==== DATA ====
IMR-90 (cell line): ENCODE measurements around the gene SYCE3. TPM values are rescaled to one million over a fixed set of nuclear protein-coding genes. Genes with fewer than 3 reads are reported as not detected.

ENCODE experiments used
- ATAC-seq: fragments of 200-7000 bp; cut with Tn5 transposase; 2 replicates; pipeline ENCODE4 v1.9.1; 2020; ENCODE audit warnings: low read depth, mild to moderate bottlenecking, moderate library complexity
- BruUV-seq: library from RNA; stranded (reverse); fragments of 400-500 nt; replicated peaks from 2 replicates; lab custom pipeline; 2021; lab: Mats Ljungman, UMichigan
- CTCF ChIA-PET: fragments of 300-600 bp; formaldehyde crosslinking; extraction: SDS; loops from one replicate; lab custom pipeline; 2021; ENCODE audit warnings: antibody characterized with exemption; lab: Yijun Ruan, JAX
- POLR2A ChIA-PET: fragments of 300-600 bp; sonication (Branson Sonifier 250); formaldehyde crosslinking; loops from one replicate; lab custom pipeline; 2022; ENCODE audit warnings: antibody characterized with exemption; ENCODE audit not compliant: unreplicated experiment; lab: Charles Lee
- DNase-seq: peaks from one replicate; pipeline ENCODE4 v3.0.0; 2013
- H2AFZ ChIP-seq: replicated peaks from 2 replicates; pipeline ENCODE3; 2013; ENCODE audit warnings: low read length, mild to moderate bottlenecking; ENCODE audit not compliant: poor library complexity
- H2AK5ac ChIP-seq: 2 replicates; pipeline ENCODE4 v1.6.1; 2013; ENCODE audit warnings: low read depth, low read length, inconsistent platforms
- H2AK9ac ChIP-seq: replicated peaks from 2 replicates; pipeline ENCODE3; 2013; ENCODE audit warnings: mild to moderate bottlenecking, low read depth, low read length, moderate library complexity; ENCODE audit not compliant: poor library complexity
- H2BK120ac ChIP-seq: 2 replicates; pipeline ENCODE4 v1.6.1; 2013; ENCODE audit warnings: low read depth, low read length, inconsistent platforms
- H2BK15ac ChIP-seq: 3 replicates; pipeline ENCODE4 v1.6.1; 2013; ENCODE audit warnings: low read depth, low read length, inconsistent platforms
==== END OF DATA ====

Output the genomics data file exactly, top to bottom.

IMR-90 (cell line): ENCODE measurements around the gene SYCE3. TPM values are rescaled to one million over a fixed set of nuclear protein-coding genes. Genes with fewer than 3 reads are reported as not detected.

ENCODE experiments used
- ATAC-seq: fragments of 200-7000 bp; cut with Tn5 transposase; 2 replicates; pipeline ENCODE4 v1.9.1; 2020; ENCODE audit warnings: low read depth, mild to moderate bottlenecking, moderate library complexity
- BruUV-seq: library from RNA; stranded (reverse); fragments of 400-500 nt; replicated peaks from 2 replicates; lab custom pipeline; 2021; lab: Mats Ljungman, UMichigan
- CTCF ChIA-PET: fragments of 300-600 bp; formaldehyde crosslinking; extraction: SDS; loops from one replicate; lab custom pipeline; 2021; ENCODE audit warnings: antibody characterized with exemption; lab: Yijun Ruan, JAX
- POLR2A ChIA-PET: fragments of 300-600 bp; sonication (Branson Sonifier 250); formaldehyde crosslinking; loops from one replicate; lab custom pipeline; 2022; ENCODE audit warnings: antibody characterized with exemption; ENCODE audit not compliant: unreplicated experiment; lab: Charles Lee
- DNase-seq: peaks from one replicate; pipeline ENCODE4 v3.0.0; 2013
- H2AFZ ChIP-seq: replicated peaks from 2 replicates; pipeline ENCODE3; 2013; ENCODE audit warnings: low read length, mild to moderate bottlenecking; ENCODE audit not compliant: poor library complexity
- H2AK5ac ChIP-seq: 2 replicates; pipeline ENCODE4 v1.6.1; 2013; ENCODE audit warnings: low read depth, low read length, inconsistent platforms
- H2AK9ac ChIP-seq: replicated peaks from 2 replicates; pipeline ENCODE3; 2013; ENCODE audit warnings: mild to moderate bottlenecking, low read depth, low read length, moderate library complexity; ENCODE audit not compliant: poor library complexity
- H2BK120ac ChIP-seq: 2 replicates; pipeline ENCODE4 v1.6.1; 2013; ENCODE audit warnings: low read depth, low read length, inconsistent platforms
- H2BK15ac ChIP-seq: 3 replicates; pipeline ENCODE4 v1.6.1; 2013; ENCODE audit warnings: low read depth, low read length, inconsistent platforms